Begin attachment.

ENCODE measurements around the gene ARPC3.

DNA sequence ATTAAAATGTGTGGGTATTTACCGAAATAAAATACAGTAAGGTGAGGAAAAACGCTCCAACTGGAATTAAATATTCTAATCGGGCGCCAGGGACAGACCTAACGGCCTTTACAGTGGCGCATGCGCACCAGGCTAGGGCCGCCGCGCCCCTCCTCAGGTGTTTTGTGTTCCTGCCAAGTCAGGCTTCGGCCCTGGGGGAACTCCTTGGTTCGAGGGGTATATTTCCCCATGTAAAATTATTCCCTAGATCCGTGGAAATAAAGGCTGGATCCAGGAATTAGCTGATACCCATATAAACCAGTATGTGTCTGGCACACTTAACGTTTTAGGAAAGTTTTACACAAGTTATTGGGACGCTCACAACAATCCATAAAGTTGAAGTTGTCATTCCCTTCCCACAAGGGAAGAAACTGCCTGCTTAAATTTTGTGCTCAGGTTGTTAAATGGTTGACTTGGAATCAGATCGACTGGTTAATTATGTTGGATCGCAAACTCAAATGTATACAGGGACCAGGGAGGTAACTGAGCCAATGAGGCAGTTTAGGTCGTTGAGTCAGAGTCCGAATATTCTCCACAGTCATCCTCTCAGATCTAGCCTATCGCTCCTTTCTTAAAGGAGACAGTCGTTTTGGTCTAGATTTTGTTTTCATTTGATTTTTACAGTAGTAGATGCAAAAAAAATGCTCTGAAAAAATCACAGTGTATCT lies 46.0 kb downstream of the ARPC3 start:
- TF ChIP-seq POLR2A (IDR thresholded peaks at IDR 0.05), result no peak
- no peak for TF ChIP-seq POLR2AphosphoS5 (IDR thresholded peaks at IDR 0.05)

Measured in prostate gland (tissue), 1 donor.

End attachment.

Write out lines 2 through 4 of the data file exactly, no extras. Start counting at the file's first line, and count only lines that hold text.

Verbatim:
DNA sequence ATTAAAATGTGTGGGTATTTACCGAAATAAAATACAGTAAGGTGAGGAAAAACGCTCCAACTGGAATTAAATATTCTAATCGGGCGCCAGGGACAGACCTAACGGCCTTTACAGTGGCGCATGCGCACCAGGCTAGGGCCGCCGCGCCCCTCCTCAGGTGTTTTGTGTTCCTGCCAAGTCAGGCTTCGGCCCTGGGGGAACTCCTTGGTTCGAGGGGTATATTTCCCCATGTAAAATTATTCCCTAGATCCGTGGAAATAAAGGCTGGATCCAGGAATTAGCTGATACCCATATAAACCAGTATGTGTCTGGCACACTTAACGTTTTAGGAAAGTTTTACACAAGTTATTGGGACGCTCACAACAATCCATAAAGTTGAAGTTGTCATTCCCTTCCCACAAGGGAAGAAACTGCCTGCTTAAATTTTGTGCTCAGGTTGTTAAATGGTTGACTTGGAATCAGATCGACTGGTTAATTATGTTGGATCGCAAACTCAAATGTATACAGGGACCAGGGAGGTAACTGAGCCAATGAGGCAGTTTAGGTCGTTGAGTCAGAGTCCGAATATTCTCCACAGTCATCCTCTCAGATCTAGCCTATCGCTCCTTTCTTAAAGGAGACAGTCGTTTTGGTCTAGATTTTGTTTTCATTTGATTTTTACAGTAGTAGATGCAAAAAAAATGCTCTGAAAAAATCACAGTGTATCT lies 46.0 kb downstream of the ARPC3 start:
- TF ChIP-seq POLR2A (IDR thresholded peaks at IDR 0.05), result no peak
- no peak for TF ChIP-seq POLR2AphosphoS5 (IDR thresholded peaks at IDR 0.05)